Co-Production - Philosophy or Sophistry?
"NOTHING ABOUT US WITHOUT US" has long been the battle cry of people living with dementia. And rightly so.
Everyone understands the value of including "experts by experience" in their organisation don't they? Well, you'd like to think so, but I'm not so sure that every organisation is fully signed up to the philosophy of co-production. Indeed, for some, I suspect that the sophistry of tokenism replaces the actual meat and potatoes implementation of a REAL integrated co-production-friendly corporate structure.
"The term Co-production refers to a way of working where service providers and users work together to reach a collective outcome. The approach is value-driven and built on the principle that those who are affected by a service are best placed to help design it."
Yes it does, but it's more than that. It should be embedded in the service provider's organisation from the Boardroom down. Any organisation that doesn't keep their finger constantly on the pulse of the end users is doomed to provide a second rate service that doesn't target resource effectively.
So how is co-production defined nowadays? Well, it's often described in terms of the SIX PRINCIPLES OF CO-PRODUCTION:
These principles are mostly obvious even to the casual observer, but are defined as:
Recognising people as assets: people are seen as equal partners in designing and delivering services, rather than as passive beneficiaries or burdens on services or the system.
Building on people’s capabilities: that each person has abilities and assets and people are supported to develop these. People are supported to use what they are able to do to benefit themselves, other people and their community.
Developing two-way reciprocal relationships: all co-production processes involve some form of mutuality, a two way relationship between individuals, carers and public service professionals and between the individuals who are involved.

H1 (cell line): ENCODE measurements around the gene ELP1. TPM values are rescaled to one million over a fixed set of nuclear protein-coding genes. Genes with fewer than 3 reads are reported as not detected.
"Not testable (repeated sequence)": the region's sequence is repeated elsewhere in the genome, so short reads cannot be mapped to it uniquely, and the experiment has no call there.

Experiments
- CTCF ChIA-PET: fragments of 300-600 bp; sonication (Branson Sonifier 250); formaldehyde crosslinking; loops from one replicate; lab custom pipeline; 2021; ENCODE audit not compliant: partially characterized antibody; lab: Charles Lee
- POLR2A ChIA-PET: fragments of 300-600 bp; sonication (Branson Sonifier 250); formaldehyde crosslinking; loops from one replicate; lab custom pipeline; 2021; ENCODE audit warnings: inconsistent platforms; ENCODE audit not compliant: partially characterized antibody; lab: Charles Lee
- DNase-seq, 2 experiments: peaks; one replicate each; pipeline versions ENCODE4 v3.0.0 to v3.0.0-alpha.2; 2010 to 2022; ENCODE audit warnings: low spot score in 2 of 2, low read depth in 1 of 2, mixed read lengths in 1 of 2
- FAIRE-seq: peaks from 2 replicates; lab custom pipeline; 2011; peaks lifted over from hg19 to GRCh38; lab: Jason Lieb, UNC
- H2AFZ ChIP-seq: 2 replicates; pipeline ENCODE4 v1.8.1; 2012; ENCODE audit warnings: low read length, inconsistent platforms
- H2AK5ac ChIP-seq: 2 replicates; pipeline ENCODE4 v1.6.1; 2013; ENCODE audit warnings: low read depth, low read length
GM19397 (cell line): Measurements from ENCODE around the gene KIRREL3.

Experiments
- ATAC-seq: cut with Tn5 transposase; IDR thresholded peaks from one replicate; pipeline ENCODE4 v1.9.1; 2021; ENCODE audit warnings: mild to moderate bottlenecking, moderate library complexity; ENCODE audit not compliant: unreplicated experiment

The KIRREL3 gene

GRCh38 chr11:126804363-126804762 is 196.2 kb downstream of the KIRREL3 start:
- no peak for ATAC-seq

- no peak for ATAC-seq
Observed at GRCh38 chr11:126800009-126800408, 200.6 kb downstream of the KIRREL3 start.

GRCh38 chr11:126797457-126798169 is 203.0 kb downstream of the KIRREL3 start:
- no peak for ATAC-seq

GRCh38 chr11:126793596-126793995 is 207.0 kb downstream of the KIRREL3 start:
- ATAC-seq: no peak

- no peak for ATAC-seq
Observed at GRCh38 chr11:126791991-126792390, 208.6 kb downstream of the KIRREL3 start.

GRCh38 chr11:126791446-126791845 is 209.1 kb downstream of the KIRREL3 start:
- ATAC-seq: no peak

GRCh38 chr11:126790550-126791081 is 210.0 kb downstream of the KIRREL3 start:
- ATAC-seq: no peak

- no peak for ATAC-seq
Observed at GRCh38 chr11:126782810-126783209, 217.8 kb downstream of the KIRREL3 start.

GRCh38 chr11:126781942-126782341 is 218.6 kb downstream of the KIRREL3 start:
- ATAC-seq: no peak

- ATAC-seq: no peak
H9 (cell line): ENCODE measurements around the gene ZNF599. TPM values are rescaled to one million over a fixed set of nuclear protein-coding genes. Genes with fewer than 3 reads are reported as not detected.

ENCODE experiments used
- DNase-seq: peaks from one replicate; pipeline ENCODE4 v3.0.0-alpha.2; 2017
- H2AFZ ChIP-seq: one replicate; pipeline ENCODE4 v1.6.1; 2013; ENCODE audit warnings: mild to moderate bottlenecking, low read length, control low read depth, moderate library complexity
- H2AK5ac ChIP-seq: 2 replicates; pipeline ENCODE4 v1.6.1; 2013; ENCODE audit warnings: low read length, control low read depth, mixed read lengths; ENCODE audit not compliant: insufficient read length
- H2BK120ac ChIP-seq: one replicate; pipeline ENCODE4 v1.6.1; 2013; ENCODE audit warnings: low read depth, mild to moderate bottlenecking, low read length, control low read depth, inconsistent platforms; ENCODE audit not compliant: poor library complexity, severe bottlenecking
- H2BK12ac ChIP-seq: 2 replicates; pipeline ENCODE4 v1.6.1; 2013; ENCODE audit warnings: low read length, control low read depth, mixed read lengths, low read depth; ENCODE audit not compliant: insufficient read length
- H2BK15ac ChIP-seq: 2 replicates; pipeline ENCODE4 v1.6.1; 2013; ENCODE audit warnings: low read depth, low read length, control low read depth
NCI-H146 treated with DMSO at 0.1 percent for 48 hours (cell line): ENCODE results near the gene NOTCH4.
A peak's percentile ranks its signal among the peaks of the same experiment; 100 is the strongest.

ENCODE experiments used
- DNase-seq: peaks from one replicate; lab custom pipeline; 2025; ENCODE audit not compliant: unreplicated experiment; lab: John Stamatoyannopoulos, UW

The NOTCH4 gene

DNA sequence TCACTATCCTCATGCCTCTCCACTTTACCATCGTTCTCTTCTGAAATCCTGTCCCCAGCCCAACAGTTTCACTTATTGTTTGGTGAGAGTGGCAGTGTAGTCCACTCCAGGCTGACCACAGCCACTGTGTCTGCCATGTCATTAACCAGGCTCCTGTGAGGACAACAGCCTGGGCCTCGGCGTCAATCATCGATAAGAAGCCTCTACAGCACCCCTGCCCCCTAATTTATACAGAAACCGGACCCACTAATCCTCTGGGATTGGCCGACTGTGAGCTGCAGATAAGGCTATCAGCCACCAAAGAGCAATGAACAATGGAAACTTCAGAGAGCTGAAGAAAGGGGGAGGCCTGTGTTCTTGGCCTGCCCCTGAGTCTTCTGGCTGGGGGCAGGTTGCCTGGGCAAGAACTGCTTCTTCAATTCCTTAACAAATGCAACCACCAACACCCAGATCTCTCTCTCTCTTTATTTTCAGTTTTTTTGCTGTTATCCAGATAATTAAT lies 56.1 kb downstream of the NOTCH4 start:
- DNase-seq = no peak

Encouraging peer support networks: peer and personal networks are important to all of us; however these are often not valued or overlooked by professionals. Co-production means building these networks alongside support from professionals.
Blurring boundaries between delivering and receiving services: the usual line or barrier between those people who design and deliver services and those who use them is blurred with more people involved in getting things done together.
Facilitating not delivering to: public sector organisations (like local government, NHS bodies) enable things to happen, rather than always provide services themselves.
For your interest, and although I hesitate to dwell too mush on the healthcare implementation of co-production as I believe it has value in any organisation that is a service provider, I think it's worth mentioning the LADDER OF CO-PRODUCTION:
Each rung on the ladder represents a shift in the relationship between an organisation and its stakeholders. If you're reading this and you don't aspire to standing on the top rung of the ladder... You need to take a reality check.
Of course, many people in the world of health and social care have been living the philosophy of co-production for decades, long before the word became the "in-thing" in their profession. The exciting difference over the last decade is that co-production is now being recognised as something that should be integrated through the entire business structure rather than sitting on the periphery.
How much more sensible to have the unique perspective of lived experience embedded at every level of your business than to reach out at intervals to consumers that you keep at arms length?
I have sometimes observed that those people in a business who lack day-to-day exposure to service users sometimes make decisions based on well meaning assumptions that are wrong and can be costly to the business, instead of consulting people with lived experience. Perhaps if we were closer to hand, we would be more frequently used and better able to assist in the crafting of better, more targeted strategies. Most of the short-sighted and uninformed decisions I have encountered could have been easily foreseen if run past a service user, but I'm afraid that there are those who do not trust us to make valid value judgements because they themselves have a jaundiced view of our abilities based on incorrect knowledge of how dementia affects the cognitive functions in the area of the ability to reason. But in the end, it is THEY who end up with red faces and awkward explanations to give to their managers. It is our task as people living with dementia to remind those more fortunate that we still remain insightful and decisive in matters that affect us, and that we retain the ability to hold our own when presenting arguments. Our job is to show businesses the concrete benefits of REAL team working. To expose those organisations that pay only lip service to philosophy of co-production, and to applaud and trumpet the enlightened approach of those who embrace co-production wholeheartedly. So let's all work together. teamwork is the BEST and most productive work Be inclusive, not suspicious or dismissive.
People with lived experience don't threaten you. We add value to what you do and will help you to do it better.
For goodness sakes,
LET US IN!